Our patients (n = 10) are adults between the ages of 21 and 57 (average of 31.8 ± 14) who suffer from slight intellectual disabilities (F70 [315.8]) the degree of which has been evaluated with the WAIS-IV  accompanied by a psychiatric co-morbidity described in Table 1.
Inclusion criteria are:
(1) Participants fit the diagnostic criteria for mental retardation according to the DSM-IV;
(2) Participants have clinically significant symptoms of anxiety;
(3)They received a score between 41 – 50 of the Global Assessment of Functioning scale from the DSM-IV ;
(4) Participants were between the ages of 18 and 65 years.
Exclusion criteria are:
(1) Participants suffering from post-traumatic stress syndrome, or disorders related to substance abuse;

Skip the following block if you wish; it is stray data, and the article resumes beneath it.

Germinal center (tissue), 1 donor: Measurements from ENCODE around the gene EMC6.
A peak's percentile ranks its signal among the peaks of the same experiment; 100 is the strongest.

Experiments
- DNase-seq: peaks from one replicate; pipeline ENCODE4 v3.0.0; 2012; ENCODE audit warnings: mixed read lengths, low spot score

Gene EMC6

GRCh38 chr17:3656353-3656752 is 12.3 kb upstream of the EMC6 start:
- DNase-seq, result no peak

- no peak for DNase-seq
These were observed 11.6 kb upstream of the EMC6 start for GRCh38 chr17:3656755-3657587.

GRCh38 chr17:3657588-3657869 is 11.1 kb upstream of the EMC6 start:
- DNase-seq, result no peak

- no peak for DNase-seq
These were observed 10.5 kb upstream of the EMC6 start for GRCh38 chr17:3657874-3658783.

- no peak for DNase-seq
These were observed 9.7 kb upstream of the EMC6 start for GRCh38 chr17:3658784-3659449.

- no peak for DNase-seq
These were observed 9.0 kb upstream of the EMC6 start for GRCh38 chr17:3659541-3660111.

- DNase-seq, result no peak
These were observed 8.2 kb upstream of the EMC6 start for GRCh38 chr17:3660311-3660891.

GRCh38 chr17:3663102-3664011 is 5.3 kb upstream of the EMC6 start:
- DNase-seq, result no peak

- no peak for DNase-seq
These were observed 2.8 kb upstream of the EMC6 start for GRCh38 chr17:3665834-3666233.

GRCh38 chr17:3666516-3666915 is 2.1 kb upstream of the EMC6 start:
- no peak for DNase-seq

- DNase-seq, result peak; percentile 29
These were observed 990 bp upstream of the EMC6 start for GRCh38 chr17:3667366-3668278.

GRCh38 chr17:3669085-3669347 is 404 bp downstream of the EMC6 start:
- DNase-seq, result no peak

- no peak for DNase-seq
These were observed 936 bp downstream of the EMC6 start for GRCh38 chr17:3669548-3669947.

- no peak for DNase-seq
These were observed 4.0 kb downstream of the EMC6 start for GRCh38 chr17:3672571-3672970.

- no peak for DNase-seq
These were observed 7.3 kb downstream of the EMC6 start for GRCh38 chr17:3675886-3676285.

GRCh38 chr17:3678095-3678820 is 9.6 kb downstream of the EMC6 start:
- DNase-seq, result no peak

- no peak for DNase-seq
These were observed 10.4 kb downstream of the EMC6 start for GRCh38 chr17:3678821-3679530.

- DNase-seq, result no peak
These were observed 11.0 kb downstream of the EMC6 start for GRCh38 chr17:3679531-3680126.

(2) Severe psychiatric co-morbidities which prevent their ability from interacting in a group.
We obtained consent from all participants as well as from their legal representatives for group participation and the publication of our results.
The group, which is semi-open, is comprised of 10 monthly 90-minute sessions per year, with a pause/snack of 15 minutes. All sessions are recorded. Referral to the group is decided during a seminar of our unit, given the fact that all patients are being treated in individual therapy sessions by the members of our team. The individual follow-up goes over what the group has worked on in order to transfer and generalize knowledge acquired within the group. The group is meant for people living with an intellectual disabilities and a lack of social skills. To begin with, we specified the interpersonal difficulties in the way that we described them previously using the scales we will present hereafter. The facilitators of the group are the first and second authors. The authors are experienced and hold a specialist’s degree in Cognitive Behavioral Therapy.